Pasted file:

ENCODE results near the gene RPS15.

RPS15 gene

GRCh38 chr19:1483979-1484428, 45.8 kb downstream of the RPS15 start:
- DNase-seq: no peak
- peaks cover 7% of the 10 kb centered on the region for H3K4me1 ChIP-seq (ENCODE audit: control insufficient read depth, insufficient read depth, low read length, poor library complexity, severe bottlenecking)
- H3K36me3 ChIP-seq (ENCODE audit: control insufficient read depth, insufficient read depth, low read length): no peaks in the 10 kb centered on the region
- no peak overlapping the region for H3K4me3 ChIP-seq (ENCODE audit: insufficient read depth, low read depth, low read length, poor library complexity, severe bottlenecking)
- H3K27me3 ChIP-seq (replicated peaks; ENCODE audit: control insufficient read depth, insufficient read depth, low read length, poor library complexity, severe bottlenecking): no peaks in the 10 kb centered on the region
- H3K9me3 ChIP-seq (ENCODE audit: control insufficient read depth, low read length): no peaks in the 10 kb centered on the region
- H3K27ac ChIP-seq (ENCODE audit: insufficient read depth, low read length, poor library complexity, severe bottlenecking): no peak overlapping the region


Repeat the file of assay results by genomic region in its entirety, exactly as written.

ENCODE results near the gene RPS15.

RPS15 gene

GRCh38 chr19:1483979-1484428, 45.8 kb downstream of the RPS15 start:
- DNase-seq: no peak
- peaks cover 7% of the 10 kb centered on the region for H3K4me1 ChIP-seq (ENCODE audit: control insufficient read depth, insufficient read depth, low read length, poor library complexity, severe bottlenecking)
- H3K36me3 ChIP-seq (ENCODE audit: control insufficient read depth, insufficient read depth, low read length): no peaks in the 10 kb centered on the region
- no peak overlapping the region for H3K4me3 ChIP-seq (ENCODE audit: insufficient read depth, low read depth, low read length, poor library complexity, severe bottlenecking)
- H3K27me3 ChIP-seq (replicated peaks; ENCODE audit: control insufficient read depth, insufficient read depth, low read length, poor library complexity, severe bottlenecking): no peaks in the 10 kb centered on the region
- H3K9me3 ChIP-seq (ENCODE audit: control insufficient read depth, low read length): no peaks in the 10 kb centered on the region
- H3K27ac ChIP-seq (ENCODE audit: insufficient read depth, low read length, poor library complexity, severe bottlenecking): no peak overlapping the region